WASHINGTON – A major cybersecurity firm says it believes Beijing-backed hackers carried out cyberattacks on Israel while pretending to be operating from Israel’s archrival, Iran.
U.S. cybersecurity firm FireEye said on August 10 that a study it conducted in cooperation with the Israeli military found that “UNC215,” described by FireEye as a spy group suspected of being from China, had hacked into Israeli government networks after using remote desktop protocols (RDPs) to steal credentials from trusted third parties. RDPs enable a hacker to connect to a computer from afar and see the “desktop” of the remote device.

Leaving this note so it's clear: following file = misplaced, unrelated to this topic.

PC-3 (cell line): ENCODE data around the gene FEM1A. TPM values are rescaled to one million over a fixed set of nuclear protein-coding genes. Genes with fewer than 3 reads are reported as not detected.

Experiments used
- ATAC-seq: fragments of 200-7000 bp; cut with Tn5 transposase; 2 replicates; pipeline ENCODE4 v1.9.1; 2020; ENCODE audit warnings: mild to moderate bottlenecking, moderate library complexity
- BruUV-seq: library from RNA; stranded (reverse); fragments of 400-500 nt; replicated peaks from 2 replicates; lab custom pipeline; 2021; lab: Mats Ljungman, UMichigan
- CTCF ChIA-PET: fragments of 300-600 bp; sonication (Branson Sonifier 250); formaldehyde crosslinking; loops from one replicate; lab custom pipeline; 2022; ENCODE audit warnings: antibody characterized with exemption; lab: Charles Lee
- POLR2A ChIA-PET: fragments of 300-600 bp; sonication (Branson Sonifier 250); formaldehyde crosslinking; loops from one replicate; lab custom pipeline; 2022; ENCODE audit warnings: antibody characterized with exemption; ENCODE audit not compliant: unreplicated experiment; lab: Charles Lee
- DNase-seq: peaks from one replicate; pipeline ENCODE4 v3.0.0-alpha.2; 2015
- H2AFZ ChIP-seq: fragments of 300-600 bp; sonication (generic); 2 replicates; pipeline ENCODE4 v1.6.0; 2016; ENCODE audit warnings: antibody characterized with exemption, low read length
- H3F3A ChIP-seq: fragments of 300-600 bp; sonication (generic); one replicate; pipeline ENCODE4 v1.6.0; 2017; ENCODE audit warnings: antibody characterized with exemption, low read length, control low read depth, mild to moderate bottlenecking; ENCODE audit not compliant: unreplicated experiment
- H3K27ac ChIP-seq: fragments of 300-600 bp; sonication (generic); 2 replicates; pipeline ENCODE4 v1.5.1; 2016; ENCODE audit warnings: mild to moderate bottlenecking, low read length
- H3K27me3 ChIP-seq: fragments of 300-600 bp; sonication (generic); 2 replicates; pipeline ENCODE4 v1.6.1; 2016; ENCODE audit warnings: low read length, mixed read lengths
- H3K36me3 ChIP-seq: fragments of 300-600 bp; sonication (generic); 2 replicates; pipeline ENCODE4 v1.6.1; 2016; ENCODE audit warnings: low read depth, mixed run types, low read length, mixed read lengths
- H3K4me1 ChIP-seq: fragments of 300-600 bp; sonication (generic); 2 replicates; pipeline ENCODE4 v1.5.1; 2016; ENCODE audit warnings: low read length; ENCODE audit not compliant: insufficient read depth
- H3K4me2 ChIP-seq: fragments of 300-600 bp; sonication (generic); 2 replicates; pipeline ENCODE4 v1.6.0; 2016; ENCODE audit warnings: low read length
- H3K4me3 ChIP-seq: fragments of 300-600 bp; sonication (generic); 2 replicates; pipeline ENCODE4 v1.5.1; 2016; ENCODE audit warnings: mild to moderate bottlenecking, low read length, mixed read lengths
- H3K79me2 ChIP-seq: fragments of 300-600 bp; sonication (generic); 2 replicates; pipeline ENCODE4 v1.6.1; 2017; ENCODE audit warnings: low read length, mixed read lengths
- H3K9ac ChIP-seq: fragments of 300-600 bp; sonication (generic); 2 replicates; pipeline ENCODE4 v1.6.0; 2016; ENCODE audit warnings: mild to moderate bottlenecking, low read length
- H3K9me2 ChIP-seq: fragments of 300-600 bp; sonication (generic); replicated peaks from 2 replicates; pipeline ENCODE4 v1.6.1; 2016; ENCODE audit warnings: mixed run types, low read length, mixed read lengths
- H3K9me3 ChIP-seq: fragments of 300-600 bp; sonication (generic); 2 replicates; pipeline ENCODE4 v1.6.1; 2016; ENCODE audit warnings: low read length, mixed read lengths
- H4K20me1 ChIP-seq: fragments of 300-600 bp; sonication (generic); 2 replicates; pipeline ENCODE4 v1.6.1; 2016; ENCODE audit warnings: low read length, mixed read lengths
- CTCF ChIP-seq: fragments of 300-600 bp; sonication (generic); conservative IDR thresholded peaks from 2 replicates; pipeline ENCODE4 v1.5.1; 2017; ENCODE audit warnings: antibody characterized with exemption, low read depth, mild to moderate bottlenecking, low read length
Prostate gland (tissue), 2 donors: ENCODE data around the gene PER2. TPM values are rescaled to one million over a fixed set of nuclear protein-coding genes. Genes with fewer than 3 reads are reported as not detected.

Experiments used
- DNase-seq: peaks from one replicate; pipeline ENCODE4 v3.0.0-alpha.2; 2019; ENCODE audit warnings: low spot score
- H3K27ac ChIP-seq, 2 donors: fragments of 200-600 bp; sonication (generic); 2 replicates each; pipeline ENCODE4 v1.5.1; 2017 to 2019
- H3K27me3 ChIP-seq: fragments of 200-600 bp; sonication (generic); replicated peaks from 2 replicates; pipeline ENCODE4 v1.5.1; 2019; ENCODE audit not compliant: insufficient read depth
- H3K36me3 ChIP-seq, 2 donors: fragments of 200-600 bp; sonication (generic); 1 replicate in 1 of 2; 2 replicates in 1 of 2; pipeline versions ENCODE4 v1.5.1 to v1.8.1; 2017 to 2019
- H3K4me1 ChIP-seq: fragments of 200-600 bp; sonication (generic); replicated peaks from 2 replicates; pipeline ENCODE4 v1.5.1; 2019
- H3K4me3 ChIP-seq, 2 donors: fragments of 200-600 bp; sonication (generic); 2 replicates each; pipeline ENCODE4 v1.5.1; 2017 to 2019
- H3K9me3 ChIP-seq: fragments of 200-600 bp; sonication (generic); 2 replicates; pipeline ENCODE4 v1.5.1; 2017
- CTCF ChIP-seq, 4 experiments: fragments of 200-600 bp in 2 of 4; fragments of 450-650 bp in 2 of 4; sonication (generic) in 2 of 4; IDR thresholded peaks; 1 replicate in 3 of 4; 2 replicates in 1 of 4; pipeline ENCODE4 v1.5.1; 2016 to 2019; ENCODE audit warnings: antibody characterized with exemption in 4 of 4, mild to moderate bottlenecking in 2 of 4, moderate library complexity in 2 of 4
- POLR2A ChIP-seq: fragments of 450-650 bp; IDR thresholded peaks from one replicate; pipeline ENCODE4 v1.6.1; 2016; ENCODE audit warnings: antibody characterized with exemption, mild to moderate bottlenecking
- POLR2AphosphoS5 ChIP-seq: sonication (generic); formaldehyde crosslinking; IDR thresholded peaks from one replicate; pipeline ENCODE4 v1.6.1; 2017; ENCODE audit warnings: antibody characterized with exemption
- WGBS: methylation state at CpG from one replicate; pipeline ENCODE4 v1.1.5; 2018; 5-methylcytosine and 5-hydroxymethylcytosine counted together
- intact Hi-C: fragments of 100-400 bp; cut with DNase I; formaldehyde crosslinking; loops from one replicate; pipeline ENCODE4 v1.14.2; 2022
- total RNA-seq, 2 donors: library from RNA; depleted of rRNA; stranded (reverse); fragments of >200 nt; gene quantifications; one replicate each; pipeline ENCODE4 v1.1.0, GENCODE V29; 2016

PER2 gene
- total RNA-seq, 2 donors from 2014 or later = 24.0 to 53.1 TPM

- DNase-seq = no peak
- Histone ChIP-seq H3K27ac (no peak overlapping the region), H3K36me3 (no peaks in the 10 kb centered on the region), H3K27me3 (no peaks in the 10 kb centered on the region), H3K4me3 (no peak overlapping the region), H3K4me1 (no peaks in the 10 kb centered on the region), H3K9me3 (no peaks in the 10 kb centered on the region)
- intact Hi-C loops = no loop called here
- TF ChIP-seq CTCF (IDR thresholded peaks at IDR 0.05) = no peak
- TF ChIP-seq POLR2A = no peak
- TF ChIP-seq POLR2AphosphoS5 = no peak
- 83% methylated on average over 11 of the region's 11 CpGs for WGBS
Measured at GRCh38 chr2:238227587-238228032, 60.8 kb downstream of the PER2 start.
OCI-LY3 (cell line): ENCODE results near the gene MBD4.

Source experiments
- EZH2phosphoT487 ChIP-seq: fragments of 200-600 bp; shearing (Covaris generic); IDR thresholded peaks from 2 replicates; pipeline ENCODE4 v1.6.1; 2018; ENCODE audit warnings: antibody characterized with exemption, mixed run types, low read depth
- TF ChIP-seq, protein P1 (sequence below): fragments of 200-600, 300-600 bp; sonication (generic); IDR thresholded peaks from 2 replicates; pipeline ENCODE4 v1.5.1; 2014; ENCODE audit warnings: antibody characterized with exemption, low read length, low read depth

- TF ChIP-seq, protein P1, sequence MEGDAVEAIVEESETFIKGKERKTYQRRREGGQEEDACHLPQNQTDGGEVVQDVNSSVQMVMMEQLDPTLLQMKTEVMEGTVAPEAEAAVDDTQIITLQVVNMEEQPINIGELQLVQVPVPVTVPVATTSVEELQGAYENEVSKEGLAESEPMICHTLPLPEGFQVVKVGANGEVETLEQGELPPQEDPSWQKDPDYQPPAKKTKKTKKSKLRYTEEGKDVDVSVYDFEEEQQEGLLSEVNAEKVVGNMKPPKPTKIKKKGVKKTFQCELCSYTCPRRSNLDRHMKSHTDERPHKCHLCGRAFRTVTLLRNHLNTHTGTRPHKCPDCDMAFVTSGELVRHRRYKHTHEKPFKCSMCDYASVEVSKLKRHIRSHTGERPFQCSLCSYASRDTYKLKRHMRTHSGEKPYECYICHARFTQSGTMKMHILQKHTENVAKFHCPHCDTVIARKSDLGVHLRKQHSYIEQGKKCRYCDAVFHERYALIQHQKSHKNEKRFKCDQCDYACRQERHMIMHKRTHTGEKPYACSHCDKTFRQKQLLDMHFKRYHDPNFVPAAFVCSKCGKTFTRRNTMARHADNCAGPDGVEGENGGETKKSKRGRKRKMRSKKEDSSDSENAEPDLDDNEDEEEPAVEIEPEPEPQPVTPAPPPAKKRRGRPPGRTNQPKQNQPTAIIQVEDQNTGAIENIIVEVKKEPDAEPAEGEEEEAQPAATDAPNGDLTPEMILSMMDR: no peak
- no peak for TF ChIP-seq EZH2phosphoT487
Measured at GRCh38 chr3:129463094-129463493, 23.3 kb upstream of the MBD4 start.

FireEye data, along with information shared by Israel’s defense agency, show that starting in January 2019, UNC215 carried out a number of concurrent attacks “against Israeli government institutions, IT providers, and telecommunications entities,” according to the report.
Mandiant: Chinese hackers masquerading as Iranians
FireEye’s report comes shortly after a July 19 joint statement by the U.S., the European Union and NATO accusing China of “a pattern of malicious cyber activity” aimed at entities ranging from foreign governments to private companies globally.
In 2019 and 2020, when hackers allegedly broke into the computers of the Israeli government and technology companies, investigators looked for clues to find those responsible for the cyberattacks. The initial evidence pointed directly to Iran, Israel’s geopolitical rival….